60th Birthday Celebrations

St John Fisher Primary, a Catholic Voluntary Academy, Hackenthorpe, Sheffield celebrated sixty years as a school community on 22 June, the Feast of St John Fisher.

The celebrations began when the school chaplaincy team welcomed Bishop Ralph and Fr Paul O’Hara, Parish Priest of Our Lady of Lourdes, Hackenthorpe, to share a specially prepared lunch with the school community.

Fr Paul O’Hara opens the celebratory garden party

In the afternoon everyone came together in their church to celebrate a Mass of Thanksgiving concelebrated by Bishop Ralph, Fr Paul and former Parish Priest, Fr Chris Posluszny.

The Mayor of Sheffield, Councillor Anne Murphy, was shown around the school and introduced to children, parents/carers, staff, governors, Parents, Teachers and Friends Association members and former staff. She was very interested in the school and wanted to meet as many people as possible.

Liam McGurrin, former Headteacher of St John Fisher, with members of his staff

Events started with a Jubilee Balloon Race


 

 

 

 

 


 

 

 

 

 

I Am With You Always

Pastoral Letter Read at all Masses on the weekend of the Feast of The Ascension 2017

Dear Brothers and Sisters in Jesus Christ,

Today’s feast celebrates Jesus ‘coming full circle.’ He came to us from the Father to accomplish his own unique mission and now he returned to the Father having achieved what he was sent to do.  It must have been a particular joyous moment for Jesus but one of the most difficult moments for the disciples on their journey with Jesus.  Their Master and Teacher who had opened their eyes and had been taken from them in a most horrific way and returned from the dead and had walked with them.

  Now, it would seem, they are going to lose him for a second time.

  But today’s feast is also about ‘passing on the baton’.  At the beginning of his public ministry, Jesus set out his stall announcing that the Kingdom of Heaven was close at hand, calling the people to repentance and to believe in the Good News.  Now the responsibility for the task/ministry was being passed on to the apostles and disciples.  He mandates them to continue his saving work, drawing all nations to the truth of the gospel.  He knows that his life’s project will only continue if those whom he commissions are committed to make it work.

  Matthew reminds us that Jesus’ mandate to his disciples, then and now, is to go, to make disciples, to baptise, and to teach.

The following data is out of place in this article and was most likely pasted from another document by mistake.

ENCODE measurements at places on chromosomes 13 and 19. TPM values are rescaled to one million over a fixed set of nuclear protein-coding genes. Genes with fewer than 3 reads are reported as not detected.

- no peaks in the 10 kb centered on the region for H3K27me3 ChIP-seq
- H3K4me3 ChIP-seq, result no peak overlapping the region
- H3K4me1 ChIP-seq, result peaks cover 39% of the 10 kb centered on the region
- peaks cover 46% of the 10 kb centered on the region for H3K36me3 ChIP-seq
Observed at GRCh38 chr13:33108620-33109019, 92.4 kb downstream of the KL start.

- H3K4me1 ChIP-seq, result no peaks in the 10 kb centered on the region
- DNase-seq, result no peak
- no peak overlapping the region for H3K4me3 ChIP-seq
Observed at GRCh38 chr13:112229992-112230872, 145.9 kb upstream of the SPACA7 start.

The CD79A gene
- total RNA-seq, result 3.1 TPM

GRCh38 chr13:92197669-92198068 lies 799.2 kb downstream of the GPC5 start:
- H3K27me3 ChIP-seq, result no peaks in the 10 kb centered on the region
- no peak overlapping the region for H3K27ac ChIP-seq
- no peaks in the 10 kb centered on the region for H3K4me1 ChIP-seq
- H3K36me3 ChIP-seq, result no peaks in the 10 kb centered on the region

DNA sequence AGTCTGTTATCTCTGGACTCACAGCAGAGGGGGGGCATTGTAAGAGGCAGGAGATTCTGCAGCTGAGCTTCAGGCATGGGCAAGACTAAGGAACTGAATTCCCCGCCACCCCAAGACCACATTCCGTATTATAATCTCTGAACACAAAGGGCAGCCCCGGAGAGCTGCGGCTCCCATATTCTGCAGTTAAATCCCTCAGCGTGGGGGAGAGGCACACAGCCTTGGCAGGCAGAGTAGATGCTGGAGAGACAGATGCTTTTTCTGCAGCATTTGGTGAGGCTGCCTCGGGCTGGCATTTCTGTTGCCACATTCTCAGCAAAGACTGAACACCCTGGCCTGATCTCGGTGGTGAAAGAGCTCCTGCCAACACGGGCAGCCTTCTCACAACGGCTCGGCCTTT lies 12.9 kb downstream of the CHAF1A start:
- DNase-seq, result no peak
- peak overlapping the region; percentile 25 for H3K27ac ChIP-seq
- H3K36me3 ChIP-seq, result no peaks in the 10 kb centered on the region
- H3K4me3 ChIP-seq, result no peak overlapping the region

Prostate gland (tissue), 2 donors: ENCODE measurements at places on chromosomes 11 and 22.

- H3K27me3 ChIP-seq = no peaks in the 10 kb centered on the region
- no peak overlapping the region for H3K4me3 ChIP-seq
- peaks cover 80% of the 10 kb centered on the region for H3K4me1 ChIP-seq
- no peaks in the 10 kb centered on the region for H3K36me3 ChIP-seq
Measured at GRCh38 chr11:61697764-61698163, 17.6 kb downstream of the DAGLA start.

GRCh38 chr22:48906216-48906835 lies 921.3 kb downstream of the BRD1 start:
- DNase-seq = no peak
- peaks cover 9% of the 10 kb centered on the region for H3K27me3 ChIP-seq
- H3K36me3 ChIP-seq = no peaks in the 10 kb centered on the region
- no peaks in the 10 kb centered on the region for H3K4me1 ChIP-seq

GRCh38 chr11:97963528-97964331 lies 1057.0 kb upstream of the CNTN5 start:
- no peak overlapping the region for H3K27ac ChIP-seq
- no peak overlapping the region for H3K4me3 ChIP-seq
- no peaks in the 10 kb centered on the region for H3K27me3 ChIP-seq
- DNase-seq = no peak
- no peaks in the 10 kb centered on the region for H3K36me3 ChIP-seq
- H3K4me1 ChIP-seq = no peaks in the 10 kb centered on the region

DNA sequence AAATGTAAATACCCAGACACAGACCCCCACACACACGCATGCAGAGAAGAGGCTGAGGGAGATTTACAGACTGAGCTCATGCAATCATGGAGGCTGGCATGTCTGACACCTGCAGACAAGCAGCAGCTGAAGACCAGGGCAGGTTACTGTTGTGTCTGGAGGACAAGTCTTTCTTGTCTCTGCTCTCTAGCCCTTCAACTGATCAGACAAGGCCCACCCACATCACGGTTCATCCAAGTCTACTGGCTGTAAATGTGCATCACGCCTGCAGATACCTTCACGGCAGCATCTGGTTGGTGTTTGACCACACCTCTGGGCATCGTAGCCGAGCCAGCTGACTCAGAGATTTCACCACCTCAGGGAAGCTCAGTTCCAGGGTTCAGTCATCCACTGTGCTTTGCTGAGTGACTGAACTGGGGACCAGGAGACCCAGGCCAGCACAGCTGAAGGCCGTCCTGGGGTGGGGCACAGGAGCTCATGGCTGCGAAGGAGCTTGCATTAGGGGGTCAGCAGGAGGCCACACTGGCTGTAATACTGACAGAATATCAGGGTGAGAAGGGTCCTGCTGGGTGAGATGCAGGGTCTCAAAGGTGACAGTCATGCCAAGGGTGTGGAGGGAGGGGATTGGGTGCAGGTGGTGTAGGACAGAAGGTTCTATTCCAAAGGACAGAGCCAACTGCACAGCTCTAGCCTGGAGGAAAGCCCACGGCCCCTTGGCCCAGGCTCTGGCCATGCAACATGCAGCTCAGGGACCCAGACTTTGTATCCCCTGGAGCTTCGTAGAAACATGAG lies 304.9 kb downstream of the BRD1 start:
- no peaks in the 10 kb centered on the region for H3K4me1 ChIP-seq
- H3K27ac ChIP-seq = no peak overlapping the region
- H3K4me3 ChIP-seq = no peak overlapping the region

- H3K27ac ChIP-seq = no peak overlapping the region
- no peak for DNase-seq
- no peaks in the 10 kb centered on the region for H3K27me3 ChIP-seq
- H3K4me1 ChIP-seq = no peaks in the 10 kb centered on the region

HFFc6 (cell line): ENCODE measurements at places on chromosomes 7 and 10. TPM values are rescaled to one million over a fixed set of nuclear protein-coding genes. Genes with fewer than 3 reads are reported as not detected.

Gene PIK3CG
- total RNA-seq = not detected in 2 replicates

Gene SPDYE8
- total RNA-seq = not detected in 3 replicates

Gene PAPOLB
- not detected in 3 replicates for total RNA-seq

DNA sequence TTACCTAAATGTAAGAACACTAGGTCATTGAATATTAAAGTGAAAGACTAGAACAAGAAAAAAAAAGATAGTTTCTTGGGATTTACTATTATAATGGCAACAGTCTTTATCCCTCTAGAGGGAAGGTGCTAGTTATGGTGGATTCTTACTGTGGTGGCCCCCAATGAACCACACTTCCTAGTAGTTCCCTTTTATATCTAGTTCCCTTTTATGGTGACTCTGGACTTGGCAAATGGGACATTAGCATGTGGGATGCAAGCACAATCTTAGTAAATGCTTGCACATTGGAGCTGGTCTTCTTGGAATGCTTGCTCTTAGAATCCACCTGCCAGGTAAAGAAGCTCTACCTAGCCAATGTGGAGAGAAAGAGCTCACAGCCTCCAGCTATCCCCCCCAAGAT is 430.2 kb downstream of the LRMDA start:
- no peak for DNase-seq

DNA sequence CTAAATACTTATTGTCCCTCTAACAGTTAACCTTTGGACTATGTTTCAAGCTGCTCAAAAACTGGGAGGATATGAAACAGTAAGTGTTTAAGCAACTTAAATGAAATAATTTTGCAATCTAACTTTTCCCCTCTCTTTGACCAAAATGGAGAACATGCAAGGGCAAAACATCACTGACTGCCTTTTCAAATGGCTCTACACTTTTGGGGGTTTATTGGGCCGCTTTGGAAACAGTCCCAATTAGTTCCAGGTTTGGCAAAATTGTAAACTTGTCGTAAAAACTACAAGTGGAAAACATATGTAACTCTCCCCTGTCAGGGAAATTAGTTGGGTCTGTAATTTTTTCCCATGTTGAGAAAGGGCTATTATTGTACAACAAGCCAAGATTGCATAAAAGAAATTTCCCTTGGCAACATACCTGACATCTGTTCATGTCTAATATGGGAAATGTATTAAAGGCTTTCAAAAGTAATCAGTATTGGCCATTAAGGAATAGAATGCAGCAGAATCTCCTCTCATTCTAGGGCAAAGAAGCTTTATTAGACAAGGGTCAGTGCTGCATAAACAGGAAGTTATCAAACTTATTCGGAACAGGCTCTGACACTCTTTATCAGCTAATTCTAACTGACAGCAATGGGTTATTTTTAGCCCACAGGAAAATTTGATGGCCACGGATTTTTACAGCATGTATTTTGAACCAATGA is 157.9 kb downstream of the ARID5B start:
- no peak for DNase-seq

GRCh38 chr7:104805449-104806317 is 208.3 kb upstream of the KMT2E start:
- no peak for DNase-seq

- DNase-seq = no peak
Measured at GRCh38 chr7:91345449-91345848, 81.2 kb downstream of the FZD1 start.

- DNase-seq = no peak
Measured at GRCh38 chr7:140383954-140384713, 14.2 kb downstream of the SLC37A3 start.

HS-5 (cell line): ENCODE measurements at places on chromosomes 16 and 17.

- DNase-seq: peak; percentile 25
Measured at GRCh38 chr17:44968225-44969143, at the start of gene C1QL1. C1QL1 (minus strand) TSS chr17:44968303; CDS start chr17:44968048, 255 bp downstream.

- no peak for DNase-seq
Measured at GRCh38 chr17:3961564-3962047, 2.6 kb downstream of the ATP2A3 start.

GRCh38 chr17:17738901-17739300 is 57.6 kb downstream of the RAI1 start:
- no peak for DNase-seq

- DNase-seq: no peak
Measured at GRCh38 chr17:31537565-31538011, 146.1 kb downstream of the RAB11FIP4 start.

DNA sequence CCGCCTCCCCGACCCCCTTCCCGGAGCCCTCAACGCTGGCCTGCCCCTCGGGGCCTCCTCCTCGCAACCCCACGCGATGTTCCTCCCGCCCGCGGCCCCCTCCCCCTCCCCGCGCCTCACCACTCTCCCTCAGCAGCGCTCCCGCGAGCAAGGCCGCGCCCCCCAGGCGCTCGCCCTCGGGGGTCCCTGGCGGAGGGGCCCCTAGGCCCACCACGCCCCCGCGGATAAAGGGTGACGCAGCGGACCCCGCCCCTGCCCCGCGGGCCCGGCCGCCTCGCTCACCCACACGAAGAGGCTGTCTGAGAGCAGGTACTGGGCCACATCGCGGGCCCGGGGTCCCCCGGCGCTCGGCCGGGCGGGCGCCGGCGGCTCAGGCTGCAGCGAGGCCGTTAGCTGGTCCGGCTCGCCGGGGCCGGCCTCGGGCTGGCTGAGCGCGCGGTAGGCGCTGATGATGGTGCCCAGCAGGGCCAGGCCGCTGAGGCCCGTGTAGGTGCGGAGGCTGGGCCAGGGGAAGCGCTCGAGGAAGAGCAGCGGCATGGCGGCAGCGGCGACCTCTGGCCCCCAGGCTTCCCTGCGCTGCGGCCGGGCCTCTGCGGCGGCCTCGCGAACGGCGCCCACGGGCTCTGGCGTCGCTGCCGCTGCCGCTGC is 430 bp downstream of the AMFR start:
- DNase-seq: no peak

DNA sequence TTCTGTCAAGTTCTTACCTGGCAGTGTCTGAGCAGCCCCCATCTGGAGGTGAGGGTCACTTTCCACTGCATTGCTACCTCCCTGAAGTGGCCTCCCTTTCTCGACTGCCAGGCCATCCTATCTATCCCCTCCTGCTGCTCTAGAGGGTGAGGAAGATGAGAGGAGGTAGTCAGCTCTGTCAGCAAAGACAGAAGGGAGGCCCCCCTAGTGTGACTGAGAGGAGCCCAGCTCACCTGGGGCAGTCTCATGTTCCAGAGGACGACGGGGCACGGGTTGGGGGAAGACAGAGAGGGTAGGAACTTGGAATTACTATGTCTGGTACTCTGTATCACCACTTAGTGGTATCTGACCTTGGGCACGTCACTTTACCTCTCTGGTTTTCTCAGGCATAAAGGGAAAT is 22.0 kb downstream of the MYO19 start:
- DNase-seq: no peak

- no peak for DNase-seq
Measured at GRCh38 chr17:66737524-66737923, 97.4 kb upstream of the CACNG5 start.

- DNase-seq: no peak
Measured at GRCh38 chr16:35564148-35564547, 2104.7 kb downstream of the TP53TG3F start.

To go:  Communion and Mission are intrinsically linked.  At the end of every Eucharist, for example, we are dismissed with these or similar words: “Go forth.  The Mass is ended.”

  To make disciples:  As Jesus called the fishermen and trained them up as “learners”, imitating his way of life and, little by little, understanding his message, his followers ever since have been entrusted with the responsibility of calling others and training them to understand his message and follow his ways.

  To baptise:  Baptism is not an optional extra for the followers of Jesus.  Rather it is the public and visible way by which we are marked out as his disciples and share in the name of the living God – Father, Son and Holy Spirit.

  To teach:  The Gospel of Jesus promotes a lifestyle that is different.  As his disciples we are to give the time and energy to learning and practising this lifestyle ourselves and sharing it with new disciples.

  Last weekend marked the third anniversary of the announcement of me as your Bishop.  It has been an interesting period in my life to say the least!  As I have moved around the diocese, I have been touched by the warmth of your welcome and encouraged to see for myself the many good initiatives that are happening in the parishes.  It has been my special joy to visit the schools in the diocese.

  But as I have moved around the diocese I have also observed for myself a diocesan structure created to serve a Mass-going population of over 30,000 when the diocese was set up and now serving a Mass attendance of under 12,000.  My judgment is that the present cannot be sustained and the work of renewal can no longer be deferred.

  In Evangelium Gaudium, Pope Francis spells out my role as Bishop in this regard:

      The Bishop must always foster this missionary communion in

      his diocesan Church,  following the ideal of the first Christian

      communities in which believers were of one heart and one soul.

      (Acts 4:32).  To do so, he will sometimes go before his people

      pointing the way and keeping their hopes vibrant.  Other times

      he will simply be in their midst with his unassuming and

      merciful presence.  And yet at other times, he will have to walk

      with them, helping those who lag behind – above all – allowing

      the flock to strike out on new paths.

  With this in mind, in recent weeks there have been discussions and consultations across the diocese about the future of the diocese in general and about the shape of our parish communities, in particular, and, how we might, given our present resources, make them ‘a community of communities, a sanctuary where the thirsty come to drink in the midst of their journey and a centre of missionary outreach.” EG28.  Some of these discussions have concluded and decisions taken.  Other discussions are on-going and there will be more difficult decisions to be taken at the end of these.  I know that my name will be held less than ‘hallowed’ over the next few weeks and months that lie ahead!

  Inevitably, there will be a sense and experience of personal loss for some as we look to the possibility of mergers and closures.  Of all, I seek understanding, flexibility and spirit of self-sacrifice.  I genuinely fear that not to act now, would risk the future of our diocese.  I am conscious, too, that one day I will have to give an account of my stewardship as the Bishop of the diocese.

  One thing I wish to make clear is that the decisions I have already made and will take in the future are not about managing decline, but rather preparing and planning for the future of the diocese, so as to enable it in the years to come to effectively carry out Jesus’ mandate in this corner of the Lord’s vineyard: to go, to make disciples, to baptise and to teach.  Above all, we must not give way to pessimism for we have his promise in today’s gospel, ‘And look, I am with you always; yes, until the end of time.’